Books published by Clemson faculty
Mass Shootings: Implications for Students, Schools, Society
Since the start of the 21st century, 66 people have died and 81 have been injured in 13 incidents involving lone shooters at schools.
That’s more deaths related to school shootings than in the whole 20th century, said education professor Antonis Katsiyannis, lead author of a new study published in the Journal of Child and Family Studies that reviews the history of mass school shootings in the U.S. and uncovers some trends:
“One alarming trend is that the overwhelming majority of 21st-century shooters were adolescents, suggesting that it is now easier for them to access guns and that they more frequently suffer from mental health issues or limited conflict resolution skills.”
Beat the Heat
Salamanders have an uncanny ability to alter their behavior and physiology in a way that makes them less susceptible to global warming than previously feared, according to new research authored by Clemson University scientists and published in Science Advances.
Studying salamanders in the southern Appalachian Mountains, a global hotspot for these fascinating amphibians, Michael Sears, associate professor of biological sciences, and Eric Riddell, who earned his doctorate in biological sciences from Clemson in 2018, project that plasticity — an individual’s capacity to change how it responds to the environment — will reduce extinction risk by up to 72 percent, especially in the core ranges. Previous predictions estimated 70 to 85 percent of this moist and humid habitat would become unsuitable for salamanders by 2080 due to rising temperatures caused by climate change. “We can now say more accurately what might occur if climatic conditions continue to deteriorate,” Sears said.
Extreme Bacteria and Organic Veggies
Recently patented organic fertilizer developed at Clemson could rival its synthetic counterparts and provide a big boost for organic vegetable production.
The limited potency, precision and consistency of organic fertilizers has long hindered organic vegetable production. But Brian Ward, an organic vegetable specialist at Clemson’s Coastal Research and Education Center, has developed a method for using “extreme bacteria” isolated from the stomachs of cattle to produce an organic fertilizer so rich with ammonium that it rivals synthetic fertilizers.
Numerous studies have implicated the gut microbiome — our own personal collection of bacteria, archaea, fungi and viruses — in chronic diseases, immunity, digestion and even feelings of depression and anxiety.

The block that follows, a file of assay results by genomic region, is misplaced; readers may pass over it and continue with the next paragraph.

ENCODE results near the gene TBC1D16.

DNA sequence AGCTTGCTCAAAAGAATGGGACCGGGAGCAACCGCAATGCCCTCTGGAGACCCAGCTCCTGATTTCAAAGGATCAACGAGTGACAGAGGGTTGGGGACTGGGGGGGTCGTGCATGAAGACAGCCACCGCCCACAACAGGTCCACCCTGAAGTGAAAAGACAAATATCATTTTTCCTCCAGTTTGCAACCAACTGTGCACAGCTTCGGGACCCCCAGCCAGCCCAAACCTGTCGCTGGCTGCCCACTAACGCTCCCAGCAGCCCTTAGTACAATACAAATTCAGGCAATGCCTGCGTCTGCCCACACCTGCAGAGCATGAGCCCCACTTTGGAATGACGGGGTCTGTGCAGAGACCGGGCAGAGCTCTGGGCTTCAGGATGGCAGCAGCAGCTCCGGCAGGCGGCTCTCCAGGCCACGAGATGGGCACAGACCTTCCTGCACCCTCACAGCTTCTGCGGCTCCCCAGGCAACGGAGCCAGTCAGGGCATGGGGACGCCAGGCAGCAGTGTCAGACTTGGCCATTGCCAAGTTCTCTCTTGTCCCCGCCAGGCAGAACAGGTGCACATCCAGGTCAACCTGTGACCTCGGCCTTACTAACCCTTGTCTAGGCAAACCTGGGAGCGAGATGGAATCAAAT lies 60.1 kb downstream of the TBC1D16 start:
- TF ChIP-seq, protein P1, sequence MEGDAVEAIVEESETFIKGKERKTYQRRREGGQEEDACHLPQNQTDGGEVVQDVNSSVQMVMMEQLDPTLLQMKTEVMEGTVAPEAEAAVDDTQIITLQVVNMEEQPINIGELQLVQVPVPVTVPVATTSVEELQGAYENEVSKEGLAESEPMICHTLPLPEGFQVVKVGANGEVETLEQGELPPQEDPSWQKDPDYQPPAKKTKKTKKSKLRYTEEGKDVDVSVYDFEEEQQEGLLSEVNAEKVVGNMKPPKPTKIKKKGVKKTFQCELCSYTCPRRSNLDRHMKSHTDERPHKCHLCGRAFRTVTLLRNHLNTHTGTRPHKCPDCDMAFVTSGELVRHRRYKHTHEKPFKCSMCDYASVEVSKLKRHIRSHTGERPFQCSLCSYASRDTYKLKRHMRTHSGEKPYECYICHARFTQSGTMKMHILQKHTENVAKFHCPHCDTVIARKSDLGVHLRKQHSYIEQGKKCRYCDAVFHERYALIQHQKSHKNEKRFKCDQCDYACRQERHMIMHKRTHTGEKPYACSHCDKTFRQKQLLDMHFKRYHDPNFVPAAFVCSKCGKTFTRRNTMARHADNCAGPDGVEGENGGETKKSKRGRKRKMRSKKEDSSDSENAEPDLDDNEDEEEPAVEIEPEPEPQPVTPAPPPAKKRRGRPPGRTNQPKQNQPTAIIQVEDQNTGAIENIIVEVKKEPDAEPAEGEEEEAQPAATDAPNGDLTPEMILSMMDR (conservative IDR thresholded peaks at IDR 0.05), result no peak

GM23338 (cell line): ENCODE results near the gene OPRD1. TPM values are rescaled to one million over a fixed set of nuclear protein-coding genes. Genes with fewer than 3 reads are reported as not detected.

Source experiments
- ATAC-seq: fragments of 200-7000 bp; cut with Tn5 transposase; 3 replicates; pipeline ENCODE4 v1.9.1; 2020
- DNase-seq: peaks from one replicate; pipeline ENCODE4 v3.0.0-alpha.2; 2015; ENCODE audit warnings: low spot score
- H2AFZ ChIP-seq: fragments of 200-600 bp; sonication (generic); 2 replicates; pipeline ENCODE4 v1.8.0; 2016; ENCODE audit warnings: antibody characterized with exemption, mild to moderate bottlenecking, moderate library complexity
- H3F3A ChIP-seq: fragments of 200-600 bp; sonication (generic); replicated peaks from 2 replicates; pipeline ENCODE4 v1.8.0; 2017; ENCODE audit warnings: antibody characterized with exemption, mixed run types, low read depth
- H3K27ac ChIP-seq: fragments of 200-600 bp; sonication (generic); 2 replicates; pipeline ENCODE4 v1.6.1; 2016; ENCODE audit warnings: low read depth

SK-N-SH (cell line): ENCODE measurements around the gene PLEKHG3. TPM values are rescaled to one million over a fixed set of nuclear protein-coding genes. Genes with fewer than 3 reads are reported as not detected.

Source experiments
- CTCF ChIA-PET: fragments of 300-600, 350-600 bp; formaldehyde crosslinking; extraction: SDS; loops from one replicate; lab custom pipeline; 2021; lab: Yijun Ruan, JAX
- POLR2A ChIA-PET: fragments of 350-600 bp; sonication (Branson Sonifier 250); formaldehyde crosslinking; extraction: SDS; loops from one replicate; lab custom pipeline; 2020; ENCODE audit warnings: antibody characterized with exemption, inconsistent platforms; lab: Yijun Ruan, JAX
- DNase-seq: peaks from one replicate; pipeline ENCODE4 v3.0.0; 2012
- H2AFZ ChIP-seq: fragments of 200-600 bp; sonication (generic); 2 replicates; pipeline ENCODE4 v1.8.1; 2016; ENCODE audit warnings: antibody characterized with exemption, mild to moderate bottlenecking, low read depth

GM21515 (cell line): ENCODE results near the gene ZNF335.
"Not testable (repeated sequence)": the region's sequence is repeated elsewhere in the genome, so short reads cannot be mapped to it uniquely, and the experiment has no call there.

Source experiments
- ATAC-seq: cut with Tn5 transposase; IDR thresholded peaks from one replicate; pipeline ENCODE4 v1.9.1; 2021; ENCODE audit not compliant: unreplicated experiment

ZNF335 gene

Now, Clemson husband and wife researchers Dan and Kristi Whitehead, in a recent publication in the journal ACS Chemical Biology, have detailed the use of a small molecule to slow the growth of a specific genus of bacteria in the gut microbiome called Bacteroides, which has a peculiar link to Type 1 diabetes.
Clemson University hosted more than 40 renowned historians at the Lincoln’s Unfinished Work conference Nov. 28-Dec. 1. Over those four days, an array of scholars spoke on panels and delivered papers on a range of topics including Abraham Lincoln’s sense of humor, reassessments of Reconstruction, the evolution of the Constitution, civil rights, voting rights and how we acknowledge difficult histories.
The conference was organized by Vernon Burton, the Judge Matthew J. Perry Jr. Distinguished Professor of History at Clemson and author of The Age of Lincoln.
It was vital to Burton, a national authority on the history of the South, that all sessions be open to the public, free to all attendees and held on the main campus at Clemson.
“We sweep our history under the rug. We don’t want to deal with it,” Burton said. He asks us all to look more honestly at our past — here at Clemson, in the South and across the country. “Only then can we move forward and do better,” Burton said.
Lincoln’s Unfinished Work began with opening addresses by Pulitzer Prize winner Eric Foner and Harvard law professor Randall Kennedy, who described the gathering as “an intellectual feast.”
The diverse and distinguished field of presenters included Richard Carwardine, Catherine Clinton, Steven Hahn, Darlene Clark Hine, Thavolia Glymph and Heather Cox Richardson. Visiting historians were joined by Clemson faculty, including J. Drew Lanham and Rhondda Robinson Thomas.
The conference included a workshop for public school teachers on how to teach about the history of race relations. Burton also made it possible for high school students from the SC Rural NextGen, a rural youth advocacy group, to attend.